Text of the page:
After a long hiatus (being occupied with actual work), it’s time to resurrect my blog. But instead of whinging about politics, I can now go on about moving to and living in France. Which might end up being more irritating. Especially if I start in on French politics. (Je dois lire le nouveau livre de Éric Zemmour. Il me semble qu’il est un homme très intressant…)
Jet lag notwithstanding, I have successfully opened a bank account, subscribed to a cell phone plan, bought a transit pass, and more or less figured out the local bus system. Mostly in a mix of French and English with both parties trying to be helpful and/or practice by attempting the language they’re less comfortable with. I don’t think I’ve butchered la langue de Molière too badly, though I suspect I vacillate unpredictably between tu and vous. It all happens so fast.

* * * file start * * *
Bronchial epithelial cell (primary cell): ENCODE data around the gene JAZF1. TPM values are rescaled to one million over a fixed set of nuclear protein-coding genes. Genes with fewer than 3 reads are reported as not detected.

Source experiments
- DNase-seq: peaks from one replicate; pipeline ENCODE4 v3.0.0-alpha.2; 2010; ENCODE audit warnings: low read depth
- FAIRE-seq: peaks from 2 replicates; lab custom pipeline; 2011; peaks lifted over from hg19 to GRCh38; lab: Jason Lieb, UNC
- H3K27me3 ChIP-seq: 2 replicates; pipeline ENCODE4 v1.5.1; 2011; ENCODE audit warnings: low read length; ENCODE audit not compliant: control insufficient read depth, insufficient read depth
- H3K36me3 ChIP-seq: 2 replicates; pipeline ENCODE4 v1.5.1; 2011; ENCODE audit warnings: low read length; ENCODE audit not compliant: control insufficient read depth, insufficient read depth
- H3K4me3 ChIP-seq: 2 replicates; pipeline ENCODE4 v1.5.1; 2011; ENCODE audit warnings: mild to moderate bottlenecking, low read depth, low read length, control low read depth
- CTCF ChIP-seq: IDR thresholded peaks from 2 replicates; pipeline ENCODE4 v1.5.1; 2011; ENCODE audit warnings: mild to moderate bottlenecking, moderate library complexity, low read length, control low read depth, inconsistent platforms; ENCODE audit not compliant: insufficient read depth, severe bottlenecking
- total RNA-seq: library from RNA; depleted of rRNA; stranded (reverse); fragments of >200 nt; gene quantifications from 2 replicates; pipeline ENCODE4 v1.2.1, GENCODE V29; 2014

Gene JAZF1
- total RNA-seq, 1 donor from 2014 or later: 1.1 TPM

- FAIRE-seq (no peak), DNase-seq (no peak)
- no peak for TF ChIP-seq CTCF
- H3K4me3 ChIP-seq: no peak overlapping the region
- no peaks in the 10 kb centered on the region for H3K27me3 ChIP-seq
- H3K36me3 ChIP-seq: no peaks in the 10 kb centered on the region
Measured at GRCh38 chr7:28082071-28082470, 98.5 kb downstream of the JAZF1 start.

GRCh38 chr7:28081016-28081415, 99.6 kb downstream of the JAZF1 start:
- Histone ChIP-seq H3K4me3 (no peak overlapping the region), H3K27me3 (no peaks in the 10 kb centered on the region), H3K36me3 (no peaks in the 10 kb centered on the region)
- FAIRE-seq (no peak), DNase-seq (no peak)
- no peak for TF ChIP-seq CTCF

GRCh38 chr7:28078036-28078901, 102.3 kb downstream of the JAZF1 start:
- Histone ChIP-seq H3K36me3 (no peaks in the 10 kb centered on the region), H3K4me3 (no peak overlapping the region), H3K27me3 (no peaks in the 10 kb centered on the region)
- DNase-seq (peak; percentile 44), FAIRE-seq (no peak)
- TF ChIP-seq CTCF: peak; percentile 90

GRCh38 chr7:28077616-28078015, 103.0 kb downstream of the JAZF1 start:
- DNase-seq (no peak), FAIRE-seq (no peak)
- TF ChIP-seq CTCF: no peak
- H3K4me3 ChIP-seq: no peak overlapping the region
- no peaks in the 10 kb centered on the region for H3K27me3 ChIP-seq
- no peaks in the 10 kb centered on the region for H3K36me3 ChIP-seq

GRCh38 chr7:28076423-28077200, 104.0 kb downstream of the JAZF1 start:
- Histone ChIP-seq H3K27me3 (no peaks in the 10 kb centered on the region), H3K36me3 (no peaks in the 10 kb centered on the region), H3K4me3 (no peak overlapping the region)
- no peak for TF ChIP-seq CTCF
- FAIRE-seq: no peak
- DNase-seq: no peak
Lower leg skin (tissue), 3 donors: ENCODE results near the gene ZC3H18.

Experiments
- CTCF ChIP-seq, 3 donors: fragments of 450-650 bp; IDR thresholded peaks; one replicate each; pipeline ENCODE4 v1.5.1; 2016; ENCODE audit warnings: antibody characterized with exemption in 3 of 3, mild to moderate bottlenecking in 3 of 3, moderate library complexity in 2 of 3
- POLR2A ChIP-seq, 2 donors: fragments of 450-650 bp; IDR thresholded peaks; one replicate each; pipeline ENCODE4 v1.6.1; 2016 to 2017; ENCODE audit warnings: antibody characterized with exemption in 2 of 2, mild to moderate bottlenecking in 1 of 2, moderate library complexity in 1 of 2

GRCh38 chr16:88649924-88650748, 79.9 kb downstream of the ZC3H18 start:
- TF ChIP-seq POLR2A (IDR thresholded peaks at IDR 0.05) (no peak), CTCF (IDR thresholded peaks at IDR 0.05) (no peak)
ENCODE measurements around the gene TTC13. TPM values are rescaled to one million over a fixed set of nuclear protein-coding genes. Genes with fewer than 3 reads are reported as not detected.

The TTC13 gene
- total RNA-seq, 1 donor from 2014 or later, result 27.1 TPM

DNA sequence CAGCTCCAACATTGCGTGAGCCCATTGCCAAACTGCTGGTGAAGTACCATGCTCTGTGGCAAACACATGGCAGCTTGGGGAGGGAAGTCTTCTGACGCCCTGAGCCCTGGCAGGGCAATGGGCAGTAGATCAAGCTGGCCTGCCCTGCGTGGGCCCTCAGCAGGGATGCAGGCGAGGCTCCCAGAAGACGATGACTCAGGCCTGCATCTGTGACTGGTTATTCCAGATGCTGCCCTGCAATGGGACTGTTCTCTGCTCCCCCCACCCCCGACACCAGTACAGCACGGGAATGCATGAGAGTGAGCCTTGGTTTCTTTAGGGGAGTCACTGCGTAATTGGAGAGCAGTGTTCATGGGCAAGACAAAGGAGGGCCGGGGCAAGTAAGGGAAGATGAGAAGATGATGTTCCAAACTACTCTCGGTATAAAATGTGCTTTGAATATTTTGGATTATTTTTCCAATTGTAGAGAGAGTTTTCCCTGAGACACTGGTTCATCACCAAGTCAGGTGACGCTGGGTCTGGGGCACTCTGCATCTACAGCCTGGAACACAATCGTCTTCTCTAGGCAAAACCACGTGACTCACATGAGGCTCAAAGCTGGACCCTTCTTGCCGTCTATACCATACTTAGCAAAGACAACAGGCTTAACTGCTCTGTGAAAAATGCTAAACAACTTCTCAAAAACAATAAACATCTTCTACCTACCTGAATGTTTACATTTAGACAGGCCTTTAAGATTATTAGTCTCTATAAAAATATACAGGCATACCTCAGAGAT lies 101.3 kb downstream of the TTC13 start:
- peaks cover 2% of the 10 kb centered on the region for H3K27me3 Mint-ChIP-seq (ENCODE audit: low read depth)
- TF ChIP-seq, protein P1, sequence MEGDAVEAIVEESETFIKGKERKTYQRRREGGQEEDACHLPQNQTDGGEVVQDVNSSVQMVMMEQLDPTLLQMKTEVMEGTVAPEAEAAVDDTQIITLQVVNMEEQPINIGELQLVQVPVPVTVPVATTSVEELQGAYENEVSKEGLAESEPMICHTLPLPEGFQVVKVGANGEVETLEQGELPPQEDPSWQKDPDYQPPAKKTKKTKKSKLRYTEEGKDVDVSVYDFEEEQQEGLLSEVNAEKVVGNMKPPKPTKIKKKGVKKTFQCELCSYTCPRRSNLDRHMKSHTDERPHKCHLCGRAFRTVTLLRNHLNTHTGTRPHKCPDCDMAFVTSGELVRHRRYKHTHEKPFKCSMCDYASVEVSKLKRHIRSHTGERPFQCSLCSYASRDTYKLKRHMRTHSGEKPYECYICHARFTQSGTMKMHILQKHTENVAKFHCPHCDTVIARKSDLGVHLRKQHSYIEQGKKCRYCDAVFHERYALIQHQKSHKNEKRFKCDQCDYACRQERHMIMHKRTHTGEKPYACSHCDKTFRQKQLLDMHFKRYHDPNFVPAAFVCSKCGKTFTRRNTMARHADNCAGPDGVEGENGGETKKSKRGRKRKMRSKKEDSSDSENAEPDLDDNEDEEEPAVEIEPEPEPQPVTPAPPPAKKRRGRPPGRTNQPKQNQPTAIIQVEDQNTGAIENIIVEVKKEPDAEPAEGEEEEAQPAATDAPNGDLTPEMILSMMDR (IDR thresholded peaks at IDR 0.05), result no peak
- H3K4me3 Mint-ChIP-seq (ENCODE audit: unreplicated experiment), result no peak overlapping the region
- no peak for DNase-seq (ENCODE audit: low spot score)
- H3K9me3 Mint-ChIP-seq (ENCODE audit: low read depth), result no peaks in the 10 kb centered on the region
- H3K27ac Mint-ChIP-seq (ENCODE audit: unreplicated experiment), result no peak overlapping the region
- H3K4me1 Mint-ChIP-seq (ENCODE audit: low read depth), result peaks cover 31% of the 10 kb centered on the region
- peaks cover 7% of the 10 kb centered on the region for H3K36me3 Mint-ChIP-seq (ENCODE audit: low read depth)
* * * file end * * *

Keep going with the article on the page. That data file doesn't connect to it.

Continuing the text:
This is the street leading up to my place.
Unfortunately it’s been cool and overcast and it’s December, so most of the trees have lost their leaves. This place is probably postcard-esque in the spring. Right now it’s a bit meh.
Worst thing so far: my kitchen.
Yup. That’s the entire thing. Why, in a country that loves food and regulations, is that even allowed? How does France not have a law specifying minimum counter space?
On the other hand, there’s the cell phone plan. No contract, unlimited calls to land-lines in most of the world and cell phones in France and North America, unlimited texts in France, and 3 GB of data (after which you get slower data, not overage charges), for €19,99. To put that in Canadian terms, that’s a month of service for 15% of what it costs to cancel a three-year contract with Bell Mobility (500 MB data) six months early.